Driver sentenced in crash that killed Park City woman
Family and friends of the victim filled the courtroom
July 11, 2017
A drunk driver who crashed head-on into a vehicle while driving the wrong way on Interstate 80, killing a Park City woman in 2016, was sentenced on Monday to serve up to 10 years in prison.
In May, Stuart Riley Miller, age 32, of Kamas, pled guilty to automobile homicide and obstruction of justice, both third-degree felonies. He originally faced automobile homicide, as a second-degree felony, and an open container violation, a Class C misdemeanor. Automobile homicide as a second-degree felony is punishable upon conviction by between one and 15 years in prison and a $10,000 fine.
Monday, Judge Paige Petersen sentenced Miller to serve two consecutive, indeterminate terms of zero-to-five years in the Utah State Prison, with credit for time served. The Board of Pardons and Parole will determine the total amount of time he will spend in prison.
The 3rd District courtroom where the case was heard was filled with family and friends of the victim, Amanda 'Mandy' Streit. Several held pictures of Streit and were often seen wiping away tears as the case was discussed.
"When she was killed she wasn't just taken from us, but from countless others," said Sarah Harward, Streit's sister. "Nothing can bring my sister back to me, but a harsh sentence sends the right message to the community."
Martha Harward, Streit's mother, said a day never went by that she wasn't concerned about her daughter's well-being. Streit was diagnosed with hearing impairment as a young child.
"When Mandy was killed, I wanted to die," Harward said. "….But I stand in solidarity with all of the Park City mothers who have lost their children to drugs or alcohol…We need to send a clear message to everyone that there are clear consequences to the choice to drink and drive."
On March 30, 2016, Miller entered the westbound lanes of Interstate 80 going east at a high rate of speed and crashed into a Saturn Vue, driven by Streit, 39. She was pronounced deceased at the scene. A blood test conducted by Park City Medical Center revealed Miller had a blood-alcohol concentration of .279 grams per deciliter of blood. The legal limit is .08. According to court documents, law enforcement officials found a small, half-empty bottle of Jim Beam bourbon in his vehicle, which Miller admitted to drinking while driving.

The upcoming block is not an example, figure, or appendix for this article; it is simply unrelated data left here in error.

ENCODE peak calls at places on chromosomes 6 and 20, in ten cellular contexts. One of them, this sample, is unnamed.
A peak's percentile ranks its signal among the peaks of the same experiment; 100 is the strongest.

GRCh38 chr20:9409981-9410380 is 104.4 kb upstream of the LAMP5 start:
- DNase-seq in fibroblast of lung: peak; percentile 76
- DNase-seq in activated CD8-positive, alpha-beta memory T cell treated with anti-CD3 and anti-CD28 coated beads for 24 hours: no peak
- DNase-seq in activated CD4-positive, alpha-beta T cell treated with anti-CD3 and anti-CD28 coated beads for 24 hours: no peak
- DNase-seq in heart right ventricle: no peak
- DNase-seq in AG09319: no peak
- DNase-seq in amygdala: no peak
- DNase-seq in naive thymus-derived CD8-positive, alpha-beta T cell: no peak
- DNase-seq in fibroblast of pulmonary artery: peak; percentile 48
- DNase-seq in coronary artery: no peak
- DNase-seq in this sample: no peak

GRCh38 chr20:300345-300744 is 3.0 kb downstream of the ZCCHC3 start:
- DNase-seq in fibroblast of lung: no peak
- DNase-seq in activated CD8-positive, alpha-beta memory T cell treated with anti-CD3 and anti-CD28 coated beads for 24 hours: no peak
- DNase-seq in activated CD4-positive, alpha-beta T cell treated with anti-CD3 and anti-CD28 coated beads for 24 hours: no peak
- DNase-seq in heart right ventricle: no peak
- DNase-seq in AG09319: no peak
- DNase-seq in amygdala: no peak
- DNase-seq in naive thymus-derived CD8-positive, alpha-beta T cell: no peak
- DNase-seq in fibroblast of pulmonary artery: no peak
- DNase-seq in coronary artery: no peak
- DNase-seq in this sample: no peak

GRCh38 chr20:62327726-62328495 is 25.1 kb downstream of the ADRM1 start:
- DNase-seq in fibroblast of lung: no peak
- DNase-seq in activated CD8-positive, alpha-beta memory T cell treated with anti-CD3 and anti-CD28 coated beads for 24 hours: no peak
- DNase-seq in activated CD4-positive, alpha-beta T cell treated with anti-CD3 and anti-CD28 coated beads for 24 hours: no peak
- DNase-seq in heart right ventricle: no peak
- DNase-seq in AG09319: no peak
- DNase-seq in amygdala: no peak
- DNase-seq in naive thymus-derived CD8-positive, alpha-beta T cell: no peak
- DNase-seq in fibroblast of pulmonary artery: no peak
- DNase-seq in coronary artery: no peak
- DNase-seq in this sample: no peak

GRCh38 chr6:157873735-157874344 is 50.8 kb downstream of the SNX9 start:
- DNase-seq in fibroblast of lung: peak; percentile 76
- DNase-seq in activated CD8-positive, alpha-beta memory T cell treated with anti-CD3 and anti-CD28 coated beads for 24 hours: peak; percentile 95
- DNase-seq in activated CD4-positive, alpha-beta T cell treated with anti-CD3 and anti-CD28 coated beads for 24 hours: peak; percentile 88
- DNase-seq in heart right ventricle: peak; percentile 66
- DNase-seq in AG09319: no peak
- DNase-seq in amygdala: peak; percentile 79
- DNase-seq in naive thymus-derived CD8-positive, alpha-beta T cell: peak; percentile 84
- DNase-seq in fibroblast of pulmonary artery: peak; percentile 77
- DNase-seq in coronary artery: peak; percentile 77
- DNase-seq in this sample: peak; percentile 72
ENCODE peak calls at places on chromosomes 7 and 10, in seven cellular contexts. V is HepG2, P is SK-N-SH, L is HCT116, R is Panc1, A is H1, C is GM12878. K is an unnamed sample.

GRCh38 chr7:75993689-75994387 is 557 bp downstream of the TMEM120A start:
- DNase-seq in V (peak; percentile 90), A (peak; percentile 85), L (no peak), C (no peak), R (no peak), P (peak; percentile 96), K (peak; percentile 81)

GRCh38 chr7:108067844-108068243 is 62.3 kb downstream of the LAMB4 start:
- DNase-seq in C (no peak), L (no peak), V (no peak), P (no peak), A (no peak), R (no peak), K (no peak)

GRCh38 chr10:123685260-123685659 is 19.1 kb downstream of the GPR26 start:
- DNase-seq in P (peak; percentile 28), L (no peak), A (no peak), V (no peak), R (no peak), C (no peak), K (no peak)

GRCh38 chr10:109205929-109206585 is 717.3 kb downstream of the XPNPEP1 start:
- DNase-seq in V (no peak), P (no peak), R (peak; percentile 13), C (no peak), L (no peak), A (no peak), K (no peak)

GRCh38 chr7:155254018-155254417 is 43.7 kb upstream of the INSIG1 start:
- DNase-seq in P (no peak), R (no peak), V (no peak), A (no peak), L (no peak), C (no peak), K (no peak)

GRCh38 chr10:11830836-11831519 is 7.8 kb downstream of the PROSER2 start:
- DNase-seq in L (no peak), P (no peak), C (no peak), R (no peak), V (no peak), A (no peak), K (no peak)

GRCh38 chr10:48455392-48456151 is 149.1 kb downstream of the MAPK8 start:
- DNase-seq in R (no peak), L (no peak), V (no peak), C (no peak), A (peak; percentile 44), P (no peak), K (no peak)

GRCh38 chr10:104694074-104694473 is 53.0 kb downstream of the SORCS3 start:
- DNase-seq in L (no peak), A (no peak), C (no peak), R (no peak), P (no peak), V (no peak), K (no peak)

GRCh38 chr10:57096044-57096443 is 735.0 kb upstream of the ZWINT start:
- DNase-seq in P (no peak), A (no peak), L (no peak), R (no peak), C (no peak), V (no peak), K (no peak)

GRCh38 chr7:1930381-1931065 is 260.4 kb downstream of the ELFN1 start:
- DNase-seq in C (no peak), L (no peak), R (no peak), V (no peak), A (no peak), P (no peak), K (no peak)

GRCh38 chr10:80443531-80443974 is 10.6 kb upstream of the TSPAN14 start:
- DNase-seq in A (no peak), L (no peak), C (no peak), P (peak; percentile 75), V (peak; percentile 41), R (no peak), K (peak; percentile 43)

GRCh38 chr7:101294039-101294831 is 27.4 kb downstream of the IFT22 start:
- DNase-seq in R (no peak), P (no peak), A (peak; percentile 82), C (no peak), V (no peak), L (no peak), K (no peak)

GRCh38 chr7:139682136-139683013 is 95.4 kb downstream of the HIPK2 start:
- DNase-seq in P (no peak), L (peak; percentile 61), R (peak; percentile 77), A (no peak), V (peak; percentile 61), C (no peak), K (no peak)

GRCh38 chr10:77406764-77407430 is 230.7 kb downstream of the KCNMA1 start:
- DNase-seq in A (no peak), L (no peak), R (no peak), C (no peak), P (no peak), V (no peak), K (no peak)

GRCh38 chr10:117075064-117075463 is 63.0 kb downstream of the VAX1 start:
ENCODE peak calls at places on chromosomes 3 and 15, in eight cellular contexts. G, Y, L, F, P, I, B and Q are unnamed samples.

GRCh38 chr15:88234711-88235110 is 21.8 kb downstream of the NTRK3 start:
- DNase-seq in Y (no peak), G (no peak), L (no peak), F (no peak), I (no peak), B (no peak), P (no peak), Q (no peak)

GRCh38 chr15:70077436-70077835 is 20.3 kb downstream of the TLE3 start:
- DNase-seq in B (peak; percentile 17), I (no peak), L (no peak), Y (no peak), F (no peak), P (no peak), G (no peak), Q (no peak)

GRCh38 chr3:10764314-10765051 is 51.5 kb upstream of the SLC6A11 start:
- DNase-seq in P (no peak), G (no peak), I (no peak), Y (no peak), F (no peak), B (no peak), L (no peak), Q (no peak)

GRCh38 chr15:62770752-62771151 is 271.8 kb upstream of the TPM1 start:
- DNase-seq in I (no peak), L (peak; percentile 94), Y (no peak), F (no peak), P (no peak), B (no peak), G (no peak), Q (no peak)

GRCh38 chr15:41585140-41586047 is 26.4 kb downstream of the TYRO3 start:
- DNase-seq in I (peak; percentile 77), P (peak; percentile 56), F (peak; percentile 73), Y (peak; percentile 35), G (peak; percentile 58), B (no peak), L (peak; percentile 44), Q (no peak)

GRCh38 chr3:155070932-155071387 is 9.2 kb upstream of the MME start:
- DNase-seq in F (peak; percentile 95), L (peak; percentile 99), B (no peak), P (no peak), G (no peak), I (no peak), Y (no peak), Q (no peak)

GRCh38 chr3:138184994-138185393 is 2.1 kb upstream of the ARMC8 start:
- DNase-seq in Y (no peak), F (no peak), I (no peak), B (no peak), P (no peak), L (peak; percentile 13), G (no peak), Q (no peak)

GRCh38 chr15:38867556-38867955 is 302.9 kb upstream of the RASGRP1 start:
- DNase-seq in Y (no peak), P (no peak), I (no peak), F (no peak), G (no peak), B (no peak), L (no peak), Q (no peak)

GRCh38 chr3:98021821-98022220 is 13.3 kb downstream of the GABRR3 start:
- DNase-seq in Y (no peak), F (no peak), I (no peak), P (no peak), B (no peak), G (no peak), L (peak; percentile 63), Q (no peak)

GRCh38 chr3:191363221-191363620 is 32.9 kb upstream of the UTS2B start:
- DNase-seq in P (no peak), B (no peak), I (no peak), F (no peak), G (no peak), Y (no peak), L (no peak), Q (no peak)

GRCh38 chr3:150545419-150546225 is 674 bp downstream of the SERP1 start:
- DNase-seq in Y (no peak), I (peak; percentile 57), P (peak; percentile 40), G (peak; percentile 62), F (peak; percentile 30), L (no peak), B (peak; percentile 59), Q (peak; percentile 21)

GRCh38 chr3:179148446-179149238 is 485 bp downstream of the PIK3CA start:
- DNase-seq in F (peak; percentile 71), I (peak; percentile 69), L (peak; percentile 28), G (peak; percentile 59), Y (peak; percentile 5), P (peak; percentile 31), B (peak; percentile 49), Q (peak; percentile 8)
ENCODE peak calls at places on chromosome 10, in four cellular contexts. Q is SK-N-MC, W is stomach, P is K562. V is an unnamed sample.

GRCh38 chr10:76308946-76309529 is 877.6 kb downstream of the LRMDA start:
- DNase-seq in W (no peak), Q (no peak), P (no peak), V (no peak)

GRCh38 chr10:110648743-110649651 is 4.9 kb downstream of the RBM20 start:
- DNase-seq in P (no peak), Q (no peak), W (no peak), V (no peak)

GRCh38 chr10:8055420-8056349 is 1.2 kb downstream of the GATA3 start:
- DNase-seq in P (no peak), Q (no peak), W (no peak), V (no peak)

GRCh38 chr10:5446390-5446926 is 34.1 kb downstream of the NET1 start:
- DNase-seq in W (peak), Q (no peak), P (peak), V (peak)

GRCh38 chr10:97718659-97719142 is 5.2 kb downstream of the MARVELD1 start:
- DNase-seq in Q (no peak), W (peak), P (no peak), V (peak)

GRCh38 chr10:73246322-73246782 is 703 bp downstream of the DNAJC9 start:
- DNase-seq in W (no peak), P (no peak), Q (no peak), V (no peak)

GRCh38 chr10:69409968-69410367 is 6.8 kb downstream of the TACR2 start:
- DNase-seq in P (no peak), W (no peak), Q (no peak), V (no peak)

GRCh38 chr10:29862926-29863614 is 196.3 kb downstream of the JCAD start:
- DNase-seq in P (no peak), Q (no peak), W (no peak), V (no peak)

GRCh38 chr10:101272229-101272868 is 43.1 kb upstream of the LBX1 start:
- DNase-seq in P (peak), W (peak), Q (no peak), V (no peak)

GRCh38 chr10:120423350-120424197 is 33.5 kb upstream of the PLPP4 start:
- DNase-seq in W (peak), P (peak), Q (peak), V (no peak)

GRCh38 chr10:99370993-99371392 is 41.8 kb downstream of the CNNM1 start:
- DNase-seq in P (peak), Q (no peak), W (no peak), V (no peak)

"We have attended every court appearance," Martha Harward said. "Today is our 13th visit and I'm anxious to close this chapter."
Miller, who was shackled at the sentencing and stood with his eyes mostly downcast, said he was "humbled and completely remorseful" for his actions.
"No family deserves what I've put you through and I'm profoundly sorry for taking her from you," Miller said. "I struggle with her loss on a daily basis and know how exponentially difficult it is for you. I keep everyone connected in this tragedy in my thoughts and prayers and struggle to find forgiveness. I know I am a loving and caring person who made a huge, life-shattering mistake."
Before imposing his sentence, Petersen spent several minutes discussing the letters she had received on behalf of both Streit and Miller. She commented on Miller's lack of criminal history and issues struggling with addiction, in addition to Streit's genuine concern for others' well-being.
"I believe that you do have a desire to change your life and that you are remorseful. You have taken advantage of all the opportunities in jail for rehabilitation," Petersen said. "On the other hand, this crime you have committed has the most serious consequences possible and it is irreparable.
"What I hope is that you will serve the sentence I place upon you today and you will have to carry this with you for the rest of your life," she said.